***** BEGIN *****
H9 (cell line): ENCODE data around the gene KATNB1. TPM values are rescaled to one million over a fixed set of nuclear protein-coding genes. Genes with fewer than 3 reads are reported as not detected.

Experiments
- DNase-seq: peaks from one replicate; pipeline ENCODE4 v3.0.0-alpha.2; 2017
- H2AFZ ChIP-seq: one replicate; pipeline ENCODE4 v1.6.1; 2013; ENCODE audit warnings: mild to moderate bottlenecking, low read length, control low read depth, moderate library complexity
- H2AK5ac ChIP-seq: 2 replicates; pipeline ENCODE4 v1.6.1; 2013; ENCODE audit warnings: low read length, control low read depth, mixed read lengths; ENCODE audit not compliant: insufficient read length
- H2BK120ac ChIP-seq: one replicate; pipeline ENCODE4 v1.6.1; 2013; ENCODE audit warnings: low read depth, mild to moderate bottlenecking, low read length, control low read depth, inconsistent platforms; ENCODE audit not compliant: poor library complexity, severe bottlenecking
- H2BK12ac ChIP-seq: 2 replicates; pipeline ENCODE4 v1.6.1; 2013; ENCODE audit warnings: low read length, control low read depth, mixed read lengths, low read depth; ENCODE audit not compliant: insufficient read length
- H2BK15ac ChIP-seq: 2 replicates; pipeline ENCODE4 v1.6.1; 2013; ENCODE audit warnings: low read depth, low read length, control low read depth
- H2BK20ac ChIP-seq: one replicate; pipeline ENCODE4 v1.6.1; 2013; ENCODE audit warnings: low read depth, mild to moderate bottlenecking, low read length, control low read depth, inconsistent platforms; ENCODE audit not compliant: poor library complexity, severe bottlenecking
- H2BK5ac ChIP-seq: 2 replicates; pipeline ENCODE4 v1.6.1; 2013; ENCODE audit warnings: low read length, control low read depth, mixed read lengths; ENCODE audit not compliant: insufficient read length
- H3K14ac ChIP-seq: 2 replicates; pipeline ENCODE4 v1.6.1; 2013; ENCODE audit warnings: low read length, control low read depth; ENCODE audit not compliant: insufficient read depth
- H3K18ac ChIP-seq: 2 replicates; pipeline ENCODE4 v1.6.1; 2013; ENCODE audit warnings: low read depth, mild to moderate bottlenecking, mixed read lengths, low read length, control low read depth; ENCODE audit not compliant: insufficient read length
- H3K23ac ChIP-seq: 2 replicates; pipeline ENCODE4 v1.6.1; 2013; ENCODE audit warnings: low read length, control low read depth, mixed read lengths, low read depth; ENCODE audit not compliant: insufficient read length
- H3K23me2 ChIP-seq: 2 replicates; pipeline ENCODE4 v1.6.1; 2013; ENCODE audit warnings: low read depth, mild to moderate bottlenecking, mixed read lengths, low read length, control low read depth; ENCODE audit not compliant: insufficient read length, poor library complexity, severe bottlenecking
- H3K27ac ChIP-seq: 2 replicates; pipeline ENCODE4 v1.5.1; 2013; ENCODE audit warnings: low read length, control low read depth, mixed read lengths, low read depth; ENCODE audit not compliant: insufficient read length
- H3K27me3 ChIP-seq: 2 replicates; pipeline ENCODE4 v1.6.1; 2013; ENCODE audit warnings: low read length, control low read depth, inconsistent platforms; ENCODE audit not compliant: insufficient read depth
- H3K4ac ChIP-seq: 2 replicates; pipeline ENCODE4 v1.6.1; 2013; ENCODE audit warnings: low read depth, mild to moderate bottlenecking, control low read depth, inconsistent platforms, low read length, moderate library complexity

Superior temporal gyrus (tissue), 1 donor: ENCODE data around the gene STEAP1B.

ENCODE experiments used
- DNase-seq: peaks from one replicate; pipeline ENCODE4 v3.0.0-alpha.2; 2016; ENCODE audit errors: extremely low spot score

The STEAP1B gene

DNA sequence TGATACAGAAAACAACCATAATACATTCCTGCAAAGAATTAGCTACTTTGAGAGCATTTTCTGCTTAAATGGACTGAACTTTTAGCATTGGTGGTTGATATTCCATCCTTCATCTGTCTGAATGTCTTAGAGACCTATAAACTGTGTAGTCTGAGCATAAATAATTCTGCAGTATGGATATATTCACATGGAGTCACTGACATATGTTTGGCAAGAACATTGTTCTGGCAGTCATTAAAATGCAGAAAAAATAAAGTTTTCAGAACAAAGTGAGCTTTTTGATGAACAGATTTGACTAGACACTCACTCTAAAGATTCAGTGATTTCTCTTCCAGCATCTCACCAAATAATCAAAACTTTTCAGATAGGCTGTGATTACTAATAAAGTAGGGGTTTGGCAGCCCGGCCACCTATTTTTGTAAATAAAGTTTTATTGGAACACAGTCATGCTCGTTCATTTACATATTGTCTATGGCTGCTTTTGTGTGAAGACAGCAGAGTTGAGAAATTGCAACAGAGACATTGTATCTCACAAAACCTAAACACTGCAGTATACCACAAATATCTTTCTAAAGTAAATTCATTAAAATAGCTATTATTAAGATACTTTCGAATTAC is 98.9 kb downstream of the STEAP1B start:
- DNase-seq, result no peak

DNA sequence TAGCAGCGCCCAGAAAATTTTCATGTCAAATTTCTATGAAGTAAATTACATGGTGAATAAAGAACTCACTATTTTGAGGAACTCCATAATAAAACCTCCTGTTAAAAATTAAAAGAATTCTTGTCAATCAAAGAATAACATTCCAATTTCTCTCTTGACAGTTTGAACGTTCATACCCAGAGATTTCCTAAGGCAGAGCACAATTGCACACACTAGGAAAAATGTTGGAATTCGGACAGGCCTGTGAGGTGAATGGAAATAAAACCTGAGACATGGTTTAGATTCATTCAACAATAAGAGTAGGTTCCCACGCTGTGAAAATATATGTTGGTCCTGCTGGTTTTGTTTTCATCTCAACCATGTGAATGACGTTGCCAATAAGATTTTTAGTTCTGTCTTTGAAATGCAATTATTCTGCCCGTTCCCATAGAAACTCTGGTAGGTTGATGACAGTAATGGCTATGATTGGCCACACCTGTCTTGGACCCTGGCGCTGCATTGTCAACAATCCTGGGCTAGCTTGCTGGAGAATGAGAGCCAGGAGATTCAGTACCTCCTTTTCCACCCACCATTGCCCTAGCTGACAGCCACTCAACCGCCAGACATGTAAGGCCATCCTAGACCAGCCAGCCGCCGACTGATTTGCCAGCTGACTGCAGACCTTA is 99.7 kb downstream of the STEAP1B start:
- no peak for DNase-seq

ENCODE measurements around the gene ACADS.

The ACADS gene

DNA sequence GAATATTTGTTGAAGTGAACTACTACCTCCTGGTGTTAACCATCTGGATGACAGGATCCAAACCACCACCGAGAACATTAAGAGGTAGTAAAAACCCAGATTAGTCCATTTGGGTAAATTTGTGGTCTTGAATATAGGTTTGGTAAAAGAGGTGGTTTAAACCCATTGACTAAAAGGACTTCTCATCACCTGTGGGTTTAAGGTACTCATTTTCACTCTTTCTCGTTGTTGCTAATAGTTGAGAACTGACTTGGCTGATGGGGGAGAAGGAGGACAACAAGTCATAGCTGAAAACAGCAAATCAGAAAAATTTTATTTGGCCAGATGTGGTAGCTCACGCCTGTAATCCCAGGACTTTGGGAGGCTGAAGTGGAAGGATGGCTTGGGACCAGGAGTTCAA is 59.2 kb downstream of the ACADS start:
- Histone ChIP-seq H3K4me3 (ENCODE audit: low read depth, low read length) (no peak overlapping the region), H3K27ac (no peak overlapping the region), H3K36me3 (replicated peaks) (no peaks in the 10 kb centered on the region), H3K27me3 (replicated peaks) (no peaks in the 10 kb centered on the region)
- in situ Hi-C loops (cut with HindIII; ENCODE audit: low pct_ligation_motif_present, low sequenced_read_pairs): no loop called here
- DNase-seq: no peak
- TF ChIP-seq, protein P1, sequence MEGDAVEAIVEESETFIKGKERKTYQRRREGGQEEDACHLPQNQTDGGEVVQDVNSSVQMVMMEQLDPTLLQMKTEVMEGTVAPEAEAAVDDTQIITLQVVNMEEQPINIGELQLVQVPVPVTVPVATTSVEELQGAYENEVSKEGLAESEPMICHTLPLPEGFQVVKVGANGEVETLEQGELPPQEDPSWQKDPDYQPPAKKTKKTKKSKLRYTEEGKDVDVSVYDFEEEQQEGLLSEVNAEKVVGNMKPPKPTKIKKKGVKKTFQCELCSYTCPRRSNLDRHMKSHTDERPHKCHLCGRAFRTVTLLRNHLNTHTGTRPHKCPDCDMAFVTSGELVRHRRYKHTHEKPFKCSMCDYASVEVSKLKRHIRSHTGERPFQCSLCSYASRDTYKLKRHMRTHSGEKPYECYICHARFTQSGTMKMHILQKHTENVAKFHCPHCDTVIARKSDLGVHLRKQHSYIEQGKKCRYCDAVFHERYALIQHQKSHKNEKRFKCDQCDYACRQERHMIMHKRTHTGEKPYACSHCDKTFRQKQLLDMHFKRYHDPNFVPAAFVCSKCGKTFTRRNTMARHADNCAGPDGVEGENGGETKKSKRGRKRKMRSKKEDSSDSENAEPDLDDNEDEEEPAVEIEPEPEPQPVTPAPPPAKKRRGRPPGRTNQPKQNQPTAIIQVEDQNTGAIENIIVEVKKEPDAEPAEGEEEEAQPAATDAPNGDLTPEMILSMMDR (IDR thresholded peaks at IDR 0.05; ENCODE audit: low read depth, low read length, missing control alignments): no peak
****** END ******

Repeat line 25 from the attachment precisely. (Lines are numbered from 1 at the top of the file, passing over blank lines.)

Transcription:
- no peak for DNase-seq